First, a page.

Aunt Minnie’s Dream
Ron Sizemore requested that this column address those open spaces generously distributed around town and whether or not they are wildlands wilderness areas. They aren’t.
The thing that made Laguna so unique was the random subdivision of land that gave our town its village character. What a prosaic reason for such wonderful results.
Laguna was never part of the large Spanish land grants that divided California into private holdings. This exception became prime turf for small time land developers and promoters.
One of our more out of place flat land subdivisions on a hill is Arch Beach Heights. Those streets were designed for Kansas, not Laguna.
Before the internet, people in construction or real estate could get a call like this. Someone’s old maiden Aunt Minnie back in Minneapolis, Minnesota has died. Her estate contains a vacant lot she bought while vacationing in Laguna.
She always dreamed of building her artist’s studio and home on this lot. That never happened. Now her heirs want to know how much it is worth. Maybe a lot of money. It is in Laguna Beach overlooking the sea.
The truth is, this lot is on the side of a cliff. It’s on a paper street that was never paved. Under current regulations, it is unbuildable. It’s worth nothing. You still have to pay property taxes.
This is the sad tale of most of our undeveloped real estate. It’s deemed unbuildable by land use regulations. Rules that were adopted by people who already live on property that has the same problems that constrain these now unbuildable properties. The only thing that changed was the rules.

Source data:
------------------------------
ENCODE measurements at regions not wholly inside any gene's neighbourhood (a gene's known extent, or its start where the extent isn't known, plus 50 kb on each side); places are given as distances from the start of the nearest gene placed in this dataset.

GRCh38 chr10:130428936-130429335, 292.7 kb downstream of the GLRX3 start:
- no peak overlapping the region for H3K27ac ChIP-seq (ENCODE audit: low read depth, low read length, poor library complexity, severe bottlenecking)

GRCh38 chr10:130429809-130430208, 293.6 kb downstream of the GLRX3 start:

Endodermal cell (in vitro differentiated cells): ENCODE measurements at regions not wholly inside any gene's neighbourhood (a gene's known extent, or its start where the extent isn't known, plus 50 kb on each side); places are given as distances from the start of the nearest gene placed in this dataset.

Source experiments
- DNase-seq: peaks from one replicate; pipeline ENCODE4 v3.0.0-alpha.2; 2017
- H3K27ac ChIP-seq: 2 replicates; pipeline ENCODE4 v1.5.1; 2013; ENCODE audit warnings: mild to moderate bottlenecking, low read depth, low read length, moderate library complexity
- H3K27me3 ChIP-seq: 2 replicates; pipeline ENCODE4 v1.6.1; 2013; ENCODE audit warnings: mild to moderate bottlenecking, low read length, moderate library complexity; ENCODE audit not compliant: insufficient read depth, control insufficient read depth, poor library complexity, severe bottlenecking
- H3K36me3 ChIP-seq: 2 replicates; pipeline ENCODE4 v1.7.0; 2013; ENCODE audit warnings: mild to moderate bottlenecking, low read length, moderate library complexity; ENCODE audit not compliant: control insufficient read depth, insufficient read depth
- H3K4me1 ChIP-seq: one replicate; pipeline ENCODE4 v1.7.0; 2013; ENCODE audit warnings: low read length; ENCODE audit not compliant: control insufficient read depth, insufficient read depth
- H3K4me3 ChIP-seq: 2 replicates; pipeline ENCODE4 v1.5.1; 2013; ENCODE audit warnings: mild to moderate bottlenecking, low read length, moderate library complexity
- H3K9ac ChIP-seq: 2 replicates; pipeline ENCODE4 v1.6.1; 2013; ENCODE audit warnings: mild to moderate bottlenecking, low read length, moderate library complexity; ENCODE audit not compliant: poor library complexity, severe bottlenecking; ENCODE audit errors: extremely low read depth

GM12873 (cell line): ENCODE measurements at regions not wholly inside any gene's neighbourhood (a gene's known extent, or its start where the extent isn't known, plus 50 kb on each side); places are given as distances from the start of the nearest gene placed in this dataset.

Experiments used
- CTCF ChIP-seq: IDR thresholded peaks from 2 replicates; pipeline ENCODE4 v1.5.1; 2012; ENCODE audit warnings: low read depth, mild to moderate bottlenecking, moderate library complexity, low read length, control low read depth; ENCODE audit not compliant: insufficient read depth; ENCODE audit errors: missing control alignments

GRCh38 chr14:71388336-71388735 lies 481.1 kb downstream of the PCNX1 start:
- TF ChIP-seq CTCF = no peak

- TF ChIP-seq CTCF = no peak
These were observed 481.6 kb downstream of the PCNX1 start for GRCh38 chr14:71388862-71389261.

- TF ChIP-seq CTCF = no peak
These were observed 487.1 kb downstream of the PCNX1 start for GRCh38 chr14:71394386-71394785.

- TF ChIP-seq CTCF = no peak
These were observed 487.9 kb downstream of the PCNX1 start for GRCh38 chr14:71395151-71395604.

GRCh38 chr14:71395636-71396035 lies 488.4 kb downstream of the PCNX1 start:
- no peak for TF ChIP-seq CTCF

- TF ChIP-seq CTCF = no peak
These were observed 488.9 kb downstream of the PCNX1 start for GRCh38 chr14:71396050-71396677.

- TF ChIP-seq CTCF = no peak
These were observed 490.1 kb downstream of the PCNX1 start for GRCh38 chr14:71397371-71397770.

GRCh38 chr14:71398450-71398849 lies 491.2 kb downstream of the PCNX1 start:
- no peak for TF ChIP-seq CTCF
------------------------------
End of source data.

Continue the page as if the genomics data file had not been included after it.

That vacant land down in Rim Rock Canyon or around Arch Beach Heights is owned by somebody. Somebody whose rights to develop their land were taken by a growing pile of regulations and red tape intended to insure our “pristine wilderness” could never be developed.
This is good for all of us who already have our piece of paradise and bad for all the Aunt Minnies of the world.
A 1985 ruling stopped federal courts from hearing cases concerning the regulatory taking of property rights, including allegations that regulatory taking was a violation of the Fifth Amendment’s prohibition against the taking of private property by the government without just compensation. This past June, the Supreme Court ruled that such cases must again be heard by federal courts.
Look for some of that unbuildable “pristine wilderness” to become buildable again. Goodbye free park, hello new neighbors.
J.J. Gasparotti moved to Laguna Beach with his family when he was 11 years old. He has loved it ever since.